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Rolf-Stefan Scheible | managing director
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Developments in the aviation industry

Developments in the aviation industry

The aviation industry in particular has always been and continues to be characterised by great dynamism:

  • Continuous increase in production rates
  • New aircraft types at ever shorter intervals
  • Adaptation of the supplier structure forced by the OEMs to increase efficiency in the supply chain

Increase in production rates

With an annual passenger growth rate of 5%, the demand for new aircraft is almost as high.  Added to this is the need to replace ageing aircraft.

If you look at the delivery figures of the two big aircraft manufacturers Airbus and Boeing, you see a continuous increase over decades, interrupted only by major crises (the dollar crisis in the 1990s, the Gulf War and the terrorist attack on the World Trade Center in 2001).

Not a year goes by without Airbus or Boeing announcing a further expansion of their production.

New aircraft

Whereas at the beginning of the aviation industry it took 10 years or more for a new type of aircraft to be offered on the market, today this time span has shortened considerably. Aircraft manufacturers' customers are demanding new, economical, innovative products in order to improve their operating results and secure their market share.

Airbus alone has launched three new commercial aircraft types - the A380, the A350 and the A320 Neo - in 10 years.

The resulting shorter development times are an enormous challenge, not only for the manufacturers but also for the aerospace supply industry in particular.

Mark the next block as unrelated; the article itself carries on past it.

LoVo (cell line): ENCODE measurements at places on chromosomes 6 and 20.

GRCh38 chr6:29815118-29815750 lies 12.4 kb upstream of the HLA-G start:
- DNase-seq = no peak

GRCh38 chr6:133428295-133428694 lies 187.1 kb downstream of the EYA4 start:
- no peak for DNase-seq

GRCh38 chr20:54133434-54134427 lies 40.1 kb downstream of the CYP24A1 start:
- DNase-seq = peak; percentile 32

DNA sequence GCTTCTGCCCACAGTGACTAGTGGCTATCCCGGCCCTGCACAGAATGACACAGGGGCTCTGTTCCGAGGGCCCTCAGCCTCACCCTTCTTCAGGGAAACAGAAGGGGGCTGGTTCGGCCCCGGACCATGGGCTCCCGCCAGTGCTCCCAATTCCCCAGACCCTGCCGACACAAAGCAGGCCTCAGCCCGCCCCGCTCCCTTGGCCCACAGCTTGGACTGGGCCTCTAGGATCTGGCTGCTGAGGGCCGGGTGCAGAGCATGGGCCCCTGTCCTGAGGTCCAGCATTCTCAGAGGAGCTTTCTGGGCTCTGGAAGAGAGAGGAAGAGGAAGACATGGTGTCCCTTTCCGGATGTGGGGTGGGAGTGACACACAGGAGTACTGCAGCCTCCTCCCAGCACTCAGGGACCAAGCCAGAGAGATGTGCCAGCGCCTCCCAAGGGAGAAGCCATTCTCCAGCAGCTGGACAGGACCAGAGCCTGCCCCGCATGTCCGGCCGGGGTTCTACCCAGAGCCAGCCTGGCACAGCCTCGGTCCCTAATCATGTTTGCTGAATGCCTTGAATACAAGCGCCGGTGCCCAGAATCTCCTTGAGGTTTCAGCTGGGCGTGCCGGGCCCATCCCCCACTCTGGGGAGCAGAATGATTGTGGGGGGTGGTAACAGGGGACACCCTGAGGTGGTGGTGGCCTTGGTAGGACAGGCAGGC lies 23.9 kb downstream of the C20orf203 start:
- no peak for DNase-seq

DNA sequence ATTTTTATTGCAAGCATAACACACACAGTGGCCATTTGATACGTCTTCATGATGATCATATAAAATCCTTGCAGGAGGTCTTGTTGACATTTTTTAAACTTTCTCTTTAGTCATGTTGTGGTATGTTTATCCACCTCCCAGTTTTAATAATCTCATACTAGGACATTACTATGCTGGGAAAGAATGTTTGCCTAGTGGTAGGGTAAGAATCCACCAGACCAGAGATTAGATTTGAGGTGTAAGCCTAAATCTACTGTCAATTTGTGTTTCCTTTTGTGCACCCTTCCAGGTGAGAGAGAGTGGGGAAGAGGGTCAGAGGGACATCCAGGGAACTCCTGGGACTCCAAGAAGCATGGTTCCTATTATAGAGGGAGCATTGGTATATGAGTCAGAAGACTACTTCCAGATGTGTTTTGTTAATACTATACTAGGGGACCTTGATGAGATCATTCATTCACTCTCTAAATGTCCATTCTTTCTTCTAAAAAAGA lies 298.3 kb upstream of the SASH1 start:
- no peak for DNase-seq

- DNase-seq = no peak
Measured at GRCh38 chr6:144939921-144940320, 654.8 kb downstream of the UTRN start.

Change in the supply chain

The strategy of the major manufacturers with regard to the supply industry is clear: fewer manufacturers with more responsibility.  For some years now, this has gone so far that suppliers, as "risk share partners", are involved in financing the development costs of new aircraft types by having to carry out the development of their scope of supply themselves.

Of course, this also has clear advantages for the suppliers, as they can incorporate their know-how into the product within the framework of the specification in such a way that it can be produced more cost-effectively afterwards. However, the manufacturers' framework specifications are anything but stable, which leads to numerous and very costly changes in the development process.

Today, only suppliers with a sufficiently strong capital base can do this, which results in an almost "natural" consolidation process that makes the small companies merge with the big players.

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